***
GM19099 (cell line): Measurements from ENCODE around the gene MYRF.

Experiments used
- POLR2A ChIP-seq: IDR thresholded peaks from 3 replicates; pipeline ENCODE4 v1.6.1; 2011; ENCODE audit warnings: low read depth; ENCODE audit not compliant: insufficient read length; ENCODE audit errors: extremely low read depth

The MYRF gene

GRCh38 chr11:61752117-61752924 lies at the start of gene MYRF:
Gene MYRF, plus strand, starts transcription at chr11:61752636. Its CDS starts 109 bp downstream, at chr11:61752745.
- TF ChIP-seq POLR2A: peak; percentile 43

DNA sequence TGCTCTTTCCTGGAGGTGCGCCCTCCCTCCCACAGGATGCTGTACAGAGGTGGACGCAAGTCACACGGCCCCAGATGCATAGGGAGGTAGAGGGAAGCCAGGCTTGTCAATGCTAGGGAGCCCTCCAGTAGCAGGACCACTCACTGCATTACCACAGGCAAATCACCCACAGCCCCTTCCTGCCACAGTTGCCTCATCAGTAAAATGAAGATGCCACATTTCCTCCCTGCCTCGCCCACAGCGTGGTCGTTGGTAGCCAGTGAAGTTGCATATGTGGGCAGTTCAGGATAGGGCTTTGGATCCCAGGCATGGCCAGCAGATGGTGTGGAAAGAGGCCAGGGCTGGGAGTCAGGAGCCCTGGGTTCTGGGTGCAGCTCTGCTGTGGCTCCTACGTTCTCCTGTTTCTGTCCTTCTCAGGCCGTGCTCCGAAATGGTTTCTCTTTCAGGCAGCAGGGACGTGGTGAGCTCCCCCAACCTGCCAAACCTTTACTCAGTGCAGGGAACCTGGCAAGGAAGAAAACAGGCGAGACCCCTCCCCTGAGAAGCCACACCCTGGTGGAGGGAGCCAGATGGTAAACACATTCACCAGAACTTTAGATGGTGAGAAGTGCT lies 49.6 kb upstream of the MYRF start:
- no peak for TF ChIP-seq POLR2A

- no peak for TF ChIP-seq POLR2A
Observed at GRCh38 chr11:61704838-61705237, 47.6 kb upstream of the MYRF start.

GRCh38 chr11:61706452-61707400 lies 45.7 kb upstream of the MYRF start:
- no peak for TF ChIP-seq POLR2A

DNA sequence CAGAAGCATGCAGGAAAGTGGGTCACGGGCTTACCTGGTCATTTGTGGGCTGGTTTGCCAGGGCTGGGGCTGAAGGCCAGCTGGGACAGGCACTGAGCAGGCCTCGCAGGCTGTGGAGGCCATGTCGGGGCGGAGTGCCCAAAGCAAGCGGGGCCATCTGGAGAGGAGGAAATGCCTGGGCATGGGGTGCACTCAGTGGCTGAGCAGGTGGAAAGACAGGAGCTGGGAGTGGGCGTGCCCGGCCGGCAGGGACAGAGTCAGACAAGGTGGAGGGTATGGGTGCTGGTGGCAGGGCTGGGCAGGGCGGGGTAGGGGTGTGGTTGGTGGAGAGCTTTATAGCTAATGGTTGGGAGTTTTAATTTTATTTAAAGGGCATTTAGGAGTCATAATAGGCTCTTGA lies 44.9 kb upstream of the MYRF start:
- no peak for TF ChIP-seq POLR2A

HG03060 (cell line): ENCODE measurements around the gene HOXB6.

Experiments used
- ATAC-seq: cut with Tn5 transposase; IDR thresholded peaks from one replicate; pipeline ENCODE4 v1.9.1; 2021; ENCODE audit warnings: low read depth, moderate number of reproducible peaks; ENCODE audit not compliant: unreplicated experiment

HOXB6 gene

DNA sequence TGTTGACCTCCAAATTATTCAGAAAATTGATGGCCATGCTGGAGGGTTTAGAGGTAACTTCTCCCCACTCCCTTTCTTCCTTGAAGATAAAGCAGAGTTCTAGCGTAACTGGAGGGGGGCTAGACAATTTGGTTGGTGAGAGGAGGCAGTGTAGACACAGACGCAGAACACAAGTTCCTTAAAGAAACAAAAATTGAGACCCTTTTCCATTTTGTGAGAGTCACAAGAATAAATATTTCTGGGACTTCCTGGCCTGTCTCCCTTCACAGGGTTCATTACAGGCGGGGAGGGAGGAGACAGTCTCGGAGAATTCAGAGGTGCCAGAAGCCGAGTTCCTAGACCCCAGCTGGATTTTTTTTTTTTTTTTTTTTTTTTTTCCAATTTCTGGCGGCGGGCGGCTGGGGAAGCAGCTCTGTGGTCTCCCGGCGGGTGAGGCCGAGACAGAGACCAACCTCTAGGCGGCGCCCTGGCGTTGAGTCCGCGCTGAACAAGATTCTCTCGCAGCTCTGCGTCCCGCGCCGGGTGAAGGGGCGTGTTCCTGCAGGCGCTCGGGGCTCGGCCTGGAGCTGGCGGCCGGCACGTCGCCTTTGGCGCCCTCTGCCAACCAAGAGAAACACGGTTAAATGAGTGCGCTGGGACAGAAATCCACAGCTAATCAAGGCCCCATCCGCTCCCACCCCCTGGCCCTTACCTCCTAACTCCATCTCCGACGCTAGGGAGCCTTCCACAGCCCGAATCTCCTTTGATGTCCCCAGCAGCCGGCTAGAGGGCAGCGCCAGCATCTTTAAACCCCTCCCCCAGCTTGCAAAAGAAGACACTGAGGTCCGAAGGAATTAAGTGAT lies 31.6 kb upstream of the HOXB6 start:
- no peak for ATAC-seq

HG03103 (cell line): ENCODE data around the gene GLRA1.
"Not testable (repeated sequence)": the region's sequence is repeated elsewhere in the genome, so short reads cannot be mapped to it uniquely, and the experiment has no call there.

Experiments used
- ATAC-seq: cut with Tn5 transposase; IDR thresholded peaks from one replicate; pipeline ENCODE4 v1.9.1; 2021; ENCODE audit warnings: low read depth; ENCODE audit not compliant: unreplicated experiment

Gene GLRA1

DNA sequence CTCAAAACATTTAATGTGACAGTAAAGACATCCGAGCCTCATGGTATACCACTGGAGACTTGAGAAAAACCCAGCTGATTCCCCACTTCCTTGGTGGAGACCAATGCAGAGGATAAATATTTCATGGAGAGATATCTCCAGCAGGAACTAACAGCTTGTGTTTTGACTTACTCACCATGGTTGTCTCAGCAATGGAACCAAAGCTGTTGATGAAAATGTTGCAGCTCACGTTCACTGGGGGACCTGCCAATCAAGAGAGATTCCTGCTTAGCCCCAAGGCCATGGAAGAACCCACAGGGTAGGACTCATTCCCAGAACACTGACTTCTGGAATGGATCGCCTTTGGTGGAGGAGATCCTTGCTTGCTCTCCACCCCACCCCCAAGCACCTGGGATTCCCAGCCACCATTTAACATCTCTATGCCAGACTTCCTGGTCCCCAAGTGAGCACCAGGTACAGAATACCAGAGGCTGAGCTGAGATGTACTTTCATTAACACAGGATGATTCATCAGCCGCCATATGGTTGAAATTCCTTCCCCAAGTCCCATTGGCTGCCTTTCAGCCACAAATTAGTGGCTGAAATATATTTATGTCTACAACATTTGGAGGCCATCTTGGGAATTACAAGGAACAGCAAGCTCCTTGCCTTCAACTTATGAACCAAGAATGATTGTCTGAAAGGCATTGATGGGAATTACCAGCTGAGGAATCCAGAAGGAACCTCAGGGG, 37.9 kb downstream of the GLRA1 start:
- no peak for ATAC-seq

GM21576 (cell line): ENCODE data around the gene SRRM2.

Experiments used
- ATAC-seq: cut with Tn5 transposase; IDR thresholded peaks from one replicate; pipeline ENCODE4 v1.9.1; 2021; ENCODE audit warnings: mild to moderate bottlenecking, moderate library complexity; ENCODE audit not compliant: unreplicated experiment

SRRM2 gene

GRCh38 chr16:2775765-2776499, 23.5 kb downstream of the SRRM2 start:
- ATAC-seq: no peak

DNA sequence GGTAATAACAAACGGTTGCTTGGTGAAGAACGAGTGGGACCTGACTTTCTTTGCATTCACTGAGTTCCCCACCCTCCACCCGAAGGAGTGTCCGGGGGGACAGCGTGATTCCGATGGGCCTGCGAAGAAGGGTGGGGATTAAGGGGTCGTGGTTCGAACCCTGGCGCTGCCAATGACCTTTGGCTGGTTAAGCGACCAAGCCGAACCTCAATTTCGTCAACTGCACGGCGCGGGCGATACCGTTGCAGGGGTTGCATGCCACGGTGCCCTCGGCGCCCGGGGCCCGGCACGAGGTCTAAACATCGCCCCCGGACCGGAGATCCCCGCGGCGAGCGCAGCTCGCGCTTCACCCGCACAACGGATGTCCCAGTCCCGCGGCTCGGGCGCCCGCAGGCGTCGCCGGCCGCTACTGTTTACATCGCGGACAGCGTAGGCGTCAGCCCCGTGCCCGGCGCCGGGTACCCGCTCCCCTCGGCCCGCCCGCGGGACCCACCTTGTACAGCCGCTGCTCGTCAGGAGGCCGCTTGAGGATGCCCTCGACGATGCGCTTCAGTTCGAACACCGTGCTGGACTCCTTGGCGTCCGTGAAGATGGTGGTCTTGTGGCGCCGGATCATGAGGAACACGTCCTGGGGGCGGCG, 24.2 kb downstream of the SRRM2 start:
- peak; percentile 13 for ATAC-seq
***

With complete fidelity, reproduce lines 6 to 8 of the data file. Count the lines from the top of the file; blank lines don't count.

Gene MYRF, plus strand, starts transcription at chr11:61752636. Its CDS starts 109 bp downstream, at chr11:61752745.
- TF ChIP-seq POLR2A: peak; percentile 43

DNA sequence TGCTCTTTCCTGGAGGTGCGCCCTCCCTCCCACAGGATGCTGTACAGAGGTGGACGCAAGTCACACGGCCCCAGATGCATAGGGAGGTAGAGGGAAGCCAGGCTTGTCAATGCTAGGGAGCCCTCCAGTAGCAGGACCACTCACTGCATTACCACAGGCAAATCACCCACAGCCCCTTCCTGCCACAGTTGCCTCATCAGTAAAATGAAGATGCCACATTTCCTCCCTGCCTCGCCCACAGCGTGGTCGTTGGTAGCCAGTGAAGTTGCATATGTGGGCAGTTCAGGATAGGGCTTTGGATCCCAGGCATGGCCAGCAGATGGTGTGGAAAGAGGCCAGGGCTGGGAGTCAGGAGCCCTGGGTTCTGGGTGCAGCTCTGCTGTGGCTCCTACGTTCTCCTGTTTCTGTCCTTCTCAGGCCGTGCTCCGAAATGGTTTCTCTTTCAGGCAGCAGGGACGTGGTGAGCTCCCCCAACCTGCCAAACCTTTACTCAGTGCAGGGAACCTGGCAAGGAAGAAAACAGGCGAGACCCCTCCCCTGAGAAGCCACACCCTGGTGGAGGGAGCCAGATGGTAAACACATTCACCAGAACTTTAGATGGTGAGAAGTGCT lies 49.6 kb upstream of the MYRF start: